Florida laws require Dental Hygienist to complete 24 hours of continuing professional education for license renewal every two years. In addition to the 24 hours, each dental hygienist must complete a CPR course at the basic life support level. Furthermore, each person is required to complete no later than upon first licensure renewal a Board approved course on HIV and AIDS (“Statutes & Constitution: View Statutes: Online Sunshine”, 2016) Dental hygienists can gain continuing education requirements if they are interested.
ADHA is proud to offer a wide selection of convenient online continuing education courses in easy-to-use self-paced modules. Courses range from 2 to 4 CE units per course. (“CE Courses | ADHA – American Dental Hygienists Association”, 2016) After going to FIU and graduating with a bachelor in Business M anagement, I felt like the degree was just a piece of paper to me . I did not find passion in my career as a Manager so I decided to quit my job in order to find happiness in another fiel d. I gathered all my personality traits to see which career field would best suit me.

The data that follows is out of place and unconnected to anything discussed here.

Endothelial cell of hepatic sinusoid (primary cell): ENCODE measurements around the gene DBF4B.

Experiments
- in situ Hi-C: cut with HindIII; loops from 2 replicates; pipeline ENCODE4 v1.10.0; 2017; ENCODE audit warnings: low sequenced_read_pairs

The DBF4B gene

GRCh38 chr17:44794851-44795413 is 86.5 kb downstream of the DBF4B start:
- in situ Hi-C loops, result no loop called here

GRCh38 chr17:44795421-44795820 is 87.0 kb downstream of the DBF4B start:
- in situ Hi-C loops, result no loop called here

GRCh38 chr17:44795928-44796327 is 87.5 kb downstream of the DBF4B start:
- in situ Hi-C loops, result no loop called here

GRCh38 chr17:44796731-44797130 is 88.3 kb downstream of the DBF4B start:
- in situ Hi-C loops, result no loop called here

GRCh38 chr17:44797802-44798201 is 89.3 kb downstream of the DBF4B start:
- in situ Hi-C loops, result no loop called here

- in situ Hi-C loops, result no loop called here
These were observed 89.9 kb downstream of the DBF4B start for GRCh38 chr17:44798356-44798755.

After numerous days of pondering and researching different careers, I realized a career in dental hygienist was perfect for me. I love working with people, and I am very comfortable with close personal interactions. With seven years of manager experience, I consider myself to be a great communicator who is easy to tal k to, trustworthy and able to help people in need. I believe those are very important trait to a successful dental hygienist. I am ve ry glad I finally found a career I see myself fitting in and cannot wait to see what is in store for me.
As of right now, I am taking the necessary prerequisites in order to submit my application before May of next year. My goal is to get accepted to the Miami Dade college program, but I might jus t apply to Broward College as well. Once I complete the program within 2 years, I will not waste any time and start applying to nu merous dental practices as well as state and federal governmen t facilities, hospitals and prisons. If I have the choice depending on the part time or full time offers, I will not limit myself only to dental offices and would definitely love the different experience of working in a correctional facility or hospital.